Pakistani and foreign religious students take an exam at an Islamic Jamia Binoria seminary in Karachi on Jan. 12. Many people believe there is an overemphasis on religion in Pakistan's education system, often with a bias against non-Muslims. (Photo by AFP)
Catholic educators are lauding Allama Iqbal Open University Islamabad for recognizing the human rights of people following minority religions in Pakistan.
A chapter titled “Human rights in Islam and other religions” adds the teachings of Christianity, Hinduism, Sikhism and Zoroastrianism to a human rights textbook for students in grades 11 and 12. The latest edition dedicates seven pages to Biblical teachings.
“Except Islam, no other religion or its concepts were part of education policy. For the first time in the history of our country, students will be able to study references of different sacred books. This will dispel the general impression in our society that only the majority religion guarantees fundamental rights,” Catholic professor Anjum James Paul, chairman of Pakistan Minorities Teachers' Association, told ucanews.com.
“We made sure that there is no comparison between religions mentioned in the book. The new additions will promote the culture of human dignity, social harmony, respect for religious diversity, peaceful coexistence and acceptance of diverse religious and ethnic communities.”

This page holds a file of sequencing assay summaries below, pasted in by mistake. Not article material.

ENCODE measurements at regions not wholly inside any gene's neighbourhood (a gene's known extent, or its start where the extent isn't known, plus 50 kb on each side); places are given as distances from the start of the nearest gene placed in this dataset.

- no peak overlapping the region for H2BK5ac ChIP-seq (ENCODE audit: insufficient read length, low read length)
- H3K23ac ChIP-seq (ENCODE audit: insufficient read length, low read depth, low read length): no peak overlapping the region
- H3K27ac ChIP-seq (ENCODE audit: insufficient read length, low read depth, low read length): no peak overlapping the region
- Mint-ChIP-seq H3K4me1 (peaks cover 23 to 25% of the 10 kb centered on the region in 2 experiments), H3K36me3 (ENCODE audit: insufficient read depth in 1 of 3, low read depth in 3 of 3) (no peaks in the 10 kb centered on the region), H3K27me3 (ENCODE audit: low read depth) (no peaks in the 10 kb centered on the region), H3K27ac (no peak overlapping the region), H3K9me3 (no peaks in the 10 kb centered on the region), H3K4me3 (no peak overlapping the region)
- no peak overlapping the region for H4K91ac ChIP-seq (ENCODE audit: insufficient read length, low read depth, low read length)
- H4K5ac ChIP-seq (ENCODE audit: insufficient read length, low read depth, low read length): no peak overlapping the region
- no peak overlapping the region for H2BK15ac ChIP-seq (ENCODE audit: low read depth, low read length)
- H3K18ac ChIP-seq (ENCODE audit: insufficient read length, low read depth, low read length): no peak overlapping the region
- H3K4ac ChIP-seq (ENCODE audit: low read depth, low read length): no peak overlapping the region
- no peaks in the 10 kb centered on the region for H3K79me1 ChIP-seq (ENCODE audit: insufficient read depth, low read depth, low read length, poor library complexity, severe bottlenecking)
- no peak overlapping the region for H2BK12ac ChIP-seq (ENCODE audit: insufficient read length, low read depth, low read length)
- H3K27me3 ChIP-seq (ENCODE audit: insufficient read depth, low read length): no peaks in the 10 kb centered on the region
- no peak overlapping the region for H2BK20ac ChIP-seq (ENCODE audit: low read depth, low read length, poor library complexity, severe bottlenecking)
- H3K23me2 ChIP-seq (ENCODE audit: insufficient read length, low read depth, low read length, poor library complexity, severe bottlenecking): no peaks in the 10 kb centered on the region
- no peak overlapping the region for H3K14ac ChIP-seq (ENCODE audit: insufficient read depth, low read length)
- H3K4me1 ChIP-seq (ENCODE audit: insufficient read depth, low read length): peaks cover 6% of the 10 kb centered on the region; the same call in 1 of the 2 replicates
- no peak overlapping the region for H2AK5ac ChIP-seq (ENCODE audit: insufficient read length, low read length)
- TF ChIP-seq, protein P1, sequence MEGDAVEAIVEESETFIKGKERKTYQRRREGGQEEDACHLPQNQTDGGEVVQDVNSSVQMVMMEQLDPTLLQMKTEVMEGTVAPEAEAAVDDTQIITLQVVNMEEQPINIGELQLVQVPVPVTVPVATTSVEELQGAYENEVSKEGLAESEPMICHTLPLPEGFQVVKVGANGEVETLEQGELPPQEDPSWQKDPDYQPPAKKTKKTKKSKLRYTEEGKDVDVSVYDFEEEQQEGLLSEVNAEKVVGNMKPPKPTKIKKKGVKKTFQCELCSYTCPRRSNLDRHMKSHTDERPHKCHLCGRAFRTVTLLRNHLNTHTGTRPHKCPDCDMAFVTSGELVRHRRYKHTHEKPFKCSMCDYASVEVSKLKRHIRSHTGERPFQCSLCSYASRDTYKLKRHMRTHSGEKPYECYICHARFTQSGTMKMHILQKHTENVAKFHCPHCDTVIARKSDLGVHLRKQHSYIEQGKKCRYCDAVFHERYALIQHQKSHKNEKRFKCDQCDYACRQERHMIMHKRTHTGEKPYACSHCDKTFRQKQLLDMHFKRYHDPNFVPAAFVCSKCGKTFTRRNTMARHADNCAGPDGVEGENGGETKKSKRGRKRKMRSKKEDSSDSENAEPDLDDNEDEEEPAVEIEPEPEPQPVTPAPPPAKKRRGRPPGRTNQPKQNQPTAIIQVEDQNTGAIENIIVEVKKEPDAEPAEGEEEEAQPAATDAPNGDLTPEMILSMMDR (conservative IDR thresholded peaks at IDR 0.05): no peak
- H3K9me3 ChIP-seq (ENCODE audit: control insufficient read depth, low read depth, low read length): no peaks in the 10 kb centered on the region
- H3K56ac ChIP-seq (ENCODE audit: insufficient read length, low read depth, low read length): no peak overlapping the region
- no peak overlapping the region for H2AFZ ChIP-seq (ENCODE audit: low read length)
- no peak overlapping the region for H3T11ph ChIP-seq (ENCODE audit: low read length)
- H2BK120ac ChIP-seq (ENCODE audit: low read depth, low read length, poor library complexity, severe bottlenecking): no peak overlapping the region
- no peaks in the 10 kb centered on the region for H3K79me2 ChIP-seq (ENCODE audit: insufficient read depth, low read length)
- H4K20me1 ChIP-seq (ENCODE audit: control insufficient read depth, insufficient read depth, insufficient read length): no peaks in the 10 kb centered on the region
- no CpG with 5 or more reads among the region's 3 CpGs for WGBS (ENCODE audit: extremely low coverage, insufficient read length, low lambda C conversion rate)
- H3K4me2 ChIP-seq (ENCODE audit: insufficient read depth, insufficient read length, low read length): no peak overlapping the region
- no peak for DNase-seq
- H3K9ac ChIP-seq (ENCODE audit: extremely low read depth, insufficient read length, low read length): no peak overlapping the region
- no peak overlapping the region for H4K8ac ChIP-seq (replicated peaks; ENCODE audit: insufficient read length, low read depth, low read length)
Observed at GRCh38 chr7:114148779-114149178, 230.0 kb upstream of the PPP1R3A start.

Last year Punjab Assembly passed a bill making the teaching of the Quran compulsory in schools across the province. Catholic educators had long been requesting the education board to introduce human rights in all educational institutes as a compulsory subject.
Although non-Muslim students can opt for ethics instead of compulsory Islamic studies in pre-high school examinations, Catholic institutes prefer to teach Islam for better scores and access to competent teachers.
According to the latest research by the National Commission for Justice and Peace, the Catholic Church's human rights body in Pakistan, there is an overemphasis on religion in Pakistan's education system, often with a bias against non-Muslims.
Christian human rights organizations have filed several court cases against the practice of awarding extra marks to students who have memorized the Quran by heart.
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